Pragmatism and the Practice of NGO’s

The word pragmatic describes a philosophy or way of thinking that is concerned with the real-world application of ideas and isn’t afraid to take action on the basis of what works best. It’s the opposite of idealistic and focuses on what is most sensible, grounded, and practical (the four-year old who wants a unicorn for their birthday is not being pragmatic).

Pragmatism has roots in American philosophy and currently presents a third alternative to analytic and continental traditions worldwide. Its first generation was initiated by the so-called ‘classical pragmatists’ Charles Sanders Peirce (1839-1914), his Harvard colleague William James (1842-1910) and Josiah Royce (1855-1916), who were all concerned with exploring inquiry, meaning and the nature of truth. Their work also included a significant influence from the scientific revolution taking place around evolutionary theory, of which pragmatists were keen observers and sometime participants.

While pragmatism is often accused of relativism, it offers the potential to explore how individual experiences, knowing and acting are shaped through social interaction. This is especially valuable at the data collection stage of research, where there is a risk that researchers’ own interpretations or beliefs could skew the responses they receive. Pragmatism is therefore of particular relevance to research on the practice of NGO’s, as it provides a framework that can be used to understand how organisational processes are influenced by underlying beliefs and assumptions.

Using the work of Dewey as inspiration, pragmatism proposes that all human experience involves some level of interpretation – interpreting knowledge and beliefs leads to action which then leads to further interpretation and changes in behaviour (Morgan 2014a). By applying a pragmatic approach to research, we can utilise this dialectic process and uncover social realities that would otherwise remain obscured by philosophical approaches that assumed that human behaviour and actions existed independently from understanding.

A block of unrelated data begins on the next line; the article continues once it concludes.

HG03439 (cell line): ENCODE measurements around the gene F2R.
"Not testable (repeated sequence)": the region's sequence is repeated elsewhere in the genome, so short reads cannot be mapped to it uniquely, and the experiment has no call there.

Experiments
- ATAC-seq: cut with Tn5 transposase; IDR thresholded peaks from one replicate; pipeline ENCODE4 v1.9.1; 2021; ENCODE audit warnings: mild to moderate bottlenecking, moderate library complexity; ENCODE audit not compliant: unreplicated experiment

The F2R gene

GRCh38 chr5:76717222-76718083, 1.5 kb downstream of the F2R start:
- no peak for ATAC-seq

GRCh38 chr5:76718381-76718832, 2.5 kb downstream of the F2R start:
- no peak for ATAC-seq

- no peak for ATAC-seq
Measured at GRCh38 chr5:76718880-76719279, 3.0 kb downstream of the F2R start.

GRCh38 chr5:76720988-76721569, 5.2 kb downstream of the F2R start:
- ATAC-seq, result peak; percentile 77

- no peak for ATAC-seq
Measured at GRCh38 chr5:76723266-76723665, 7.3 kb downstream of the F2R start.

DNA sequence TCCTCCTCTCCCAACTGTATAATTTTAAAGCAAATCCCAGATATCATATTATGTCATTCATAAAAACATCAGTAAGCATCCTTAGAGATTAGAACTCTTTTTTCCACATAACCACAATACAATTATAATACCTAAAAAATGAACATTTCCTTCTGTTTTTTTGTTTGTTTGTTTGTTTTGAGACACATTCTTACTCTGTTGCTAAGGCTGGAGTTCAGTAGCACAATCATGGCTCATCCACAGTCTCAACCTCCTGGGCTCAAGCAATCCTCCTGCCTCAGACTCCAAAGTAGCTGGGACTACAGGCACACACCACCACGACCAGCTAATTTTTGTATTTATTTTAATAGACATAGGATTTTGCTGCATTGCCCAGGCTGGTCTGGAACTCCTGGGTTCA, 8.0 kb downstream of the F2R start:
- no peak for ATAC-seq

We can apply this pragmatist perspective to research on the practice of NGO’s by exploring how a pragmatist approach can inform a range of research methods and epistemological stances. The three core methodological principles distilled from the pragmatism literature include:

Applied at the design stage, this neo-pragmatist approach can guide NGO researchers to select appropriate methodologies that are more likely to be able to capture the lived experiences of organisational staff. For example, in our own doctoral projects, pragmatism helped us to identify the need to engage with programme staff at the implementation level of our fieldwork and to conduct interviews and participant observation to supplement limited formal documentation of evaluative activities (Kelly & Kelly, 2019c). This was important as it allowed our research to gain an accurate understanding of the subtle and informal evaluative practices that are not always captured in formal documents. This was crucial to our ability to understand the impact of a particular programme on the lives of its beneficiaries. It was only through such a pragmatic and context-driven approach that we were able to uncover some of the hidden dimensions of NGO evaluative practices.